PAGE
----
Willis Group Holdings has said that it “expects aviation insurance prices to rise and the insurance market to harden further through the end of 2008 and into 2009,” according to the latest report issued by the broker’s global Aviation Practice.
In its most recent “Airline Insurance Insight” report, Willis indicates that “lead premiums in November have increased 16 percent, while overall program premiums are increasing at an even faster rate. The market saw 18 renewals in November, including some of the world’s largest programs. Despite only having four more renewals than October, due to the size of the programs, November generated nearly four times the premium than the previous month. November is now the third busiest month for the number of renewals – after December and July – but ranks second only to December in terms of premium volume.
“Among the 18 November renewals were five pure cargo carrier programs, which, because of a number of major losses in this sector over the past 12 months, saw premiums spike 40 percent in November, much higher than passenger airlines.”
Willis also said the report concluded that “insurers are seeking and achieving rate increases in an environment of relatively benign loss levels and over capacity, which would normally be expected to favor rate reductions. The principle factors leading to the hardening market, the report said, are insurers controlling the deployment of capacity as part of their strategy to manage the market cycle, and capital providers increasing their demands for better returns against the backdrop of the global financial crisis.”
The report also found evidence that “international insurers are taking a harder attitude toward pricing than those in the U.S., and are attempting to achieve higher percentage increases in premium.”
Steve Doyle, Executive Director of Willis Aviation, commented: “As we approach the end of the year, all signs point to a continuing hardening of the market. The lack of any significant losses recently would appear not to have tempered a change in underwriter attitudes. Insurers undoubtedly feel that they have gained momentum.”
The report noted that the total premium generated in 2008 to date, including known December renewals, was $1.233 billion, an increase of 9 percent, or $101 million, over 2007, “despite the fact that growth has been slowed by the absence of carriers that have ceased operations in 2008.”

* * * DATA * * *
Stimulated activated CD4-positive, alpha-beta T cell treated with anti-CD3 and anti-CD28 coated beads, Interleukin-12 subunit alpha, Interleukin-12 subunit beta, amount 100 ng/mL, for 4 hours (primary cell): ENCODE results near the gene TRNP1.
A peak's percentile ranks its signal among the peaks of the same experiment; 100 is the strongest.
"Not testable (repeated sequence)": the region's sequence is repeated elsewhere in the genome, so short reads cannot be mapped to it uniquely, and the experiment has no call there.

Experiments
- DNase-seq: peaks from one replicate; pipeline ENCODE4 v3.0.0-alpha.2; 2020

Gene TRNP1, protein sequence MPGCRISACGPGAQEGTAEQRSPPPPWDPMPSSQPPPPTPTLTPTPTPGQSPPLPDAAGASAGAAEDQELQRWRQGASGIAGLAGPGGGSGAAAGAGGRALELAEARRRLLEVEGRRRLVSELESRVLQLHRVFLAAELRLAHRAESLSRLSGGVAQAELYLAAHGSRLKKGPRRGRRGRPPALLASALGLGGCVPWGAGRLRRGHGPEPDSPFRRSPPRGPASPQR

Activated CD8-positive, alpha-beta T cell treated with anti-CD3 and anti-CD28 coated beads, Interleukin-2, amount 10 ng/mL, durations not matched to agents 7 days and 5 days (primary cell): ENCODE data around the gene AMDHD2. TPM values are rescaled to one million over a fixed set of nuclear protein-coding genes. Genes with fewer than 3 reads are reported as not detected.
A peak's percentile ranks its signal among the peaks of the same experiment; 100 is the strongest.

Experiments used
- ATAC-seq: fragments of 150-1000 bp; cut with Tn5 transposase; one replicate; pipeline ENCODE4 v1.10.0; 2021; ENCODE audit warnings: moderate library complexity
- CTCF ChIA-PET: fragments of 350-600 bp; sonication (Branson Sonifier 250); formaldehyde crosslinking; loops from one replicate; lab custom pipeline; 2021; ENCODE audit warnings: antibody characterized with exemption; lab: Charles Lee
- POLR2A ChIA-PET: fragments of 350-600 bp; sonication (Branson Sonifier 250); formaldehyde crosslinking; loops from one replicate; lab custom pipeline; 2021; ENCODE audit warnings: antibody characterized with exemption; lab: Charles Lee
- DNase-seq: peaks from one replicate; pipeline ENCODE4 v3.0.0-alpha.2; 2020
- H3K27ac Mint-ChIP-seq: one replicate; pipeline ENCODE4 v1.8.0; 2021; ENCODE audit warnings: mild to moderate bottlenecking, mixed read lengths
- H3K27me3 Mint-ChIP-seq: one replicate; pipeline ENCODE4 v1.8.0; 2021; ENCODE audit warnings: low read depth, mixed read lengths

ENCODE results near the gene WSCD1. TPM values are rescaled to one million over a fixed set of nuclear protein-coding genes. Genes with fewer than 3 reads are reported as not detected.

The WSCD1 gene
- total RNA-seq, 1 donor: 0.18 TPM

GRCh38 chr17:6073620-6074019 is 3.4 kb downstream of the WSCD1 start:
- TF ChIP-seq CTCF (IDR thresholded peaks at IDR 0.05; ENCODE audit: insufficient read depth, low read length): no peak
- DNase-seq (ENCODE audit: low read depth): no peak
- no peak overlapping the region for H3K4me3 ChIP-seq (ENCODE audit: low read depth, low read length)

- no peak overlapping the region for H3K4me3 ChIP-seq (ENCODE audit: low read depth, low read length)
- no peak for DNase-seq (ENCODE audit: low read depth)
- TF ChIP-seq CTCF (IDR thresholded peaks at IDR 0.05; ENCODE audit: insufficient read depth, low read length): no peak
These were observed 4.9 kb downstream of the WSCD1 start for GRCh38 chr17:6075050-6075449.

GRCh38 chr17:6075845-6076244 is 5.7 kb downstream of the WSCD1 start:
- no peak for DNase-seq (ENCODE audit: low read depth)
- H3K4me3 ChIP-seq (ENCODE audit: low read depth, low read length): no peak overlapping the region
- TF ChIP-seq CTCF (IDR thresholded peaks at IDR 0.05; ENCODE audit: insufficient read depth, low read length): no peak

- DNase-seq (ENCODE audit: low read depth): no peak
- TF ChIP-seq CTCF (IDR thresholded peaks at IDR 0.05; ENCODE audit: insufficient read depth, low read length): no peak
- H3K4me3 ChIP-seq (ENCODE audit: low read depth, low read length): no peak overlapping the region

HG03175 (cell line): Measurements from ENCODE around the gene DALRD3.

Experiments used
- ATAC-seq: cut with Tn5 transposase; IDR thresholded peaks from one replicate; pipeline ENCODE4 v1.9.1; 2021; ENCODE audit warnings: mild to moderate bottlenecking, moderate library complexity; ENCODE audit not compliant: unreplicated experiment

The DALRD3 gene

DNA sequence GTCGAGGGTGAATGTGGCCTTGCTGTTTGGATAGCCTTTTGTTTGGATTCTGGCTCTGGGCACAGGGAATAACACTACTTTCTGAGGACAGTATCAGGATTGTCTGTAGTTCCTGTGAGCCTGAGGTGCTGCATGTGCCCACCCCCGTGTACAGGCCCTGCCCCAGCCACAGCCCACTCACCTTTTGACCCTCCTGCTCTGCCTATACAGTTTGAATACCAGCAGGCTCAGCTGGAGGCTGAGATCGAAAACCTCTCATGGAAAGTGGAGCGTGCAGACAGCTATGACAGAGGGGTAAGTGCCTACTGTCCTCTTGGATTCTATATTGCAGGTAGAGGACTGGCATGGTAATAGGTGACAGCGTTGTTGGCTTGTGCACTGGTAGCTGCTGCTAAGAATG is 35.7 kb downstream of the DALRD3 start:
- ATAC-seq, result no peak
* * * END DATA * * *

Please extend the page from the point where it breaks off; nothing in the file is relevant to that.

In a previous report, Willis said continuing firming of rates could mean that gross premium for 2008 will exceed $2 billion, “driven by major renewal activity in December. By comparison, gross premium for 2007 was $1.83 billion.”
Willis also indicated: “December is the busiest month of the year for renewals, both in terms of the number of renewals and premium volume. Last year, December renewals generated about 50 percent of the year’s premium, and that percentage is expected to increase in 2008, amplifying the effect of the hardening market and setting the benchmark for renewals in 2009.
“The 55 risks scheduled to renew in December include many of the world’s larger carriers. At this time, known December renewals total $350 million in premium, up 8 percent over last year, while Average Fleet Value (AFV) is up 7 percent and passenger numbers are up 4 percent. However, this information does not include many of the renewals of major North American carriers, the majority of whom renew in the second half of the month and last year accounted for 43 percent of December’s premium. As more information becomes available, exposure percentage change figures (AFV and passenger counts) are expected to be reduced, reflecting the impact of the economic downturn.
For the year, claims activity remains low, the report said. Airline claims for 2008 currently total $1.289 billion, including a pro rata figure of $390 million with respect to attritional losses. At the same point in 2007, claims totaled $1.797 billion.
Source: Willis Group Holdings – www.willis.com